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Narrowband UVB is now the most common form of phototherapy used to treat skin diseases (2008). Narrow-band refers to a specific wavelength of ultraviolet (UV) radiation, 311 to 312 nm. UVB phototherapy was formerly provided as a broadband source (290 to 320 nm).
This range of UV radiation has proved to be the most beneficial component of natural sunlight for psoriasis. Narrowband UVB may also be used in the treatment of many other skin conditions including atopic eczema, vitiligo, pruritus, lichen planus, polymorphous light eruption, early cutaneous T-cell lymphoma and demographic.
Compared with broadband UVB:
- Exposure times are shorter but of higher intensity.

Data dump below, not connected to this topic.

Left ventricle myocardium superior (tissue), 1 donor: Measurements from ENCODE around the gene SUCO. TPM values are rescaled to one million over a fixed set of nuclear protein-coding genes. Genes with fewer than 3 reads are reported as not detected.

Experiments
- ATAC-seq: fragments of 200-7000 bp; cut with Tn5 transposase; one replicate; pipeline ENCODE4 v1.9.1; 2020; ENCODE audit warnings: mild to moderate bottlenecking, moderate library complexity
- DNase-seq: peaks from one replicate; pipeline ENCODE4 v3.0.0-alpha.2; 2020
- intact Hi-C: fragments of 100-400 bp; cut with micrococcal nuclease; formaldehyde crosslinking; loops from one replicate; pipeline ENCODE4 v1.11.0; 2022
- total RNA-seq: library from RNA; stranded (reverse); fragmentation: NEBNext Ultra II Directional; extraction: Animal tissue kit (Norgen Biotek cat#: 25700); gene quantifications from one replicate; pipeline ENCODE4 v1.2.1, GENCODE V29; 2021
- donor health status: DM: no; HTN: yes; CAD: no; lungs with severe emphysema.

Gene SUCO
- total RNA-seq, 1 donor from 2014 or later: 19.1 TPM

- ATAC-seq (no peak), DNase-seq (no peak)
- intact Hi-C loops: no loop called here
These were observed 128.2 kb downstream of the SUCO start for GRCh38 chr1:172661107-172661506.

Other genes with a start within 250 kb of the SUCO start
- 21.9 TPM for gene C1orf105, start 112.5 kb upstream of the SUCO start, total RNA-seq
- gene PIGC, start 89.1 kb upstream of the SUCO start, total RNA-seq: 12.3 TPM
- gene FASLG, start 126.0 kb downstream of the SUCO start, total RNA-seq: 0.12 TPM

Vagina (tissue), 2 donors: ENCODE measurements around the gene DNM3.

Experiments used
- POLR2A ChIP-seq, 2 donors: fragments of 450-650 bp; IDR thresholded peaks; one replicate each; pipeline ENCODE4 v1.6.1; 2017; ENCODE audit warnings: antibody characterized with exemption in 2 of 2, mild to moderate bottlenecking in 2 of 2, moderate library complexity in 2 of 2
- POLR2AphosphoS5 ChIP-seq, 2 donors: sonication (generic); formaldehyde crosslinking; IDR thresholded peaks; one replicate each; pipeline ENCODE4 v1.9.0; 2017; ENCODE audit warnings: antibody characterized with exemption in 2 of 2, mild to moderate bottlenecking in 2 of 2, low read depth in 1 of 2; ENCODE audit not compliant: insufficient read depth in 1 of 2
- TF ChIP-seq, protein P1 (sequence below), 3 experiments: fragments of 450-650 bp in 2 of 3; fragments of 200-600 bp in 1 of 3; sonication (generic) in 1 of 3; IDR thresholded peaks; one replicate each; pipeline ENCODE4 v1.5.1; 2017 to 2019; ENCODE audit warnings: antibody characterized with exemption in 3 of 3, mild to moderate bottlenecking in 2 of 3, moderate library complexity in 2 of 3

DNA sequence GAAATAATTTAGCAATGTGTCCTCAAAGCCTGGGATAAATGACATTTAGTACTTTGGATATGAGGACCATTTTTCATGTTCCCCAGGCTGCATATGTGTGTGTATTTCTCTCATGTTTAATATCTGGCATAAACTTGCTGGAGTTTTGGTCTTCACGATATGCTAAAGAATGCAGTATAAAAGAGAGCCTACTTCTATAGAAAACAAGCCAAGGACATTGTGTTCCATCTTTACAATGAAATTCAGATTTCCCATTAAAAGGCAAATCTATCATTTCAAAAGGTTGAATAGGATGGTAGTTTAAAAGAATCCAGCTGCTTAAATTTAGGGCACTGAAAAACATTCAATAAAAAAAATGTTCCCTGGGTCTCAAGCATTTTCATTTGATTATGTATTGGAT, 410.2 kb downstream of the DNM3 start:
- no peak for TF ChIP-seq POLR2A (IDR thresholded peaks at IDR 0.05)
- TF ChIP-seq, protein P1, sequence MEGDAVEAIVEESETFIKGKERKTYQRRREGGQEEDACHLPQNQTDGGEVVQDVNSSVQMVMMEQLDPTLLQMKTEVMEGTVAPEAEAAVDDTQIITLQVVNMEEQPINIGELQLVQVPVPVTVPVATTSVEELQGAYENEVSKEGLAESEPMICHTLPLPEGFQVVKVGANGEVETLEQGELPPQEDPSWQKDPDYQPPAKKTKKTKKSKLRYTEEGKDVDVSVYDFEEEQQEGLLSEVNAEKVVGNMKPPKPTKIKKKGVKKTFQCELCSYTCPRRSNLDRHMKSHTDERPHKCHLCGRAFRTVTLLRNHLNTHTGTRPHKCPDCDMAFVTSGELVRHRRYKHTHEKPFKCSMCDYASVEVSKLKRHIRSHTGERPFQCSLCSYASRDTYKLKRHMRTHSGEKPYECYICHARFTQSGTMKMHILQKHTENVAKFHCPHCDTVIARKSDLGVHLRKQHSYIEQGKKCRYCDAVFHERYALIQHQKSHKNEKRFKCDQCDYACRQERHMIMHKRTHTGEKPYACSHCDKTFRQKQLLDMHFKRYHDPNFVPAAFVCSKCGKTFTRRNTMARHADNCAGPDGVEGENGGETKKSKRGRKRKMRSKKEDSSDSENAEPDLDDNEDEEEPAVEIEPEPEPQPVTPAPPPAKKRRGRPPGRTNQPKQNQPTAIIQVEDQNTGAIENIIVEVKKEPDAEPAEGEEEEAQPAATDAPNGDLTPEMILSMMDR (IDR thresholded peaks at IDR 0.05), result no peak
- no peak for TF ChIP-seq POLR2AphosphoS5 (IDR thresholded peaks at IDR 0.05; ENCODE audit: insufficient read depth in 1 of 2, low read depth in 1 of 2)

- The course of treatment is shorter.
- It is more likely to clear the skin condition.
- Longer periods of remission occur before it reappears.
What does the treatment involve?
Patients attend two to five times weekly. The patient is placed in a specially designed cabinet containing fluorescent light tubes.
The patient stands in the centre of the cabinet, undressed except for underwear, and wears protective goggles. Usually the whole body is exposed to the UVB for a short time (seconds to minutes).
The amount of UV is carefully monitored. A number of protocols exist depending on the individual's skin type, age, skin condition and other factors.
The skin may remain pale or turn slightly pink (the Minimal Erythemal Dose) after each treatment. Let your therapist know if you experience any discomfort.
Patches of psoriasis generally start to become thinner after five to ten treatments. Most patients with psoriasis require 15 to 25 treatments to clear.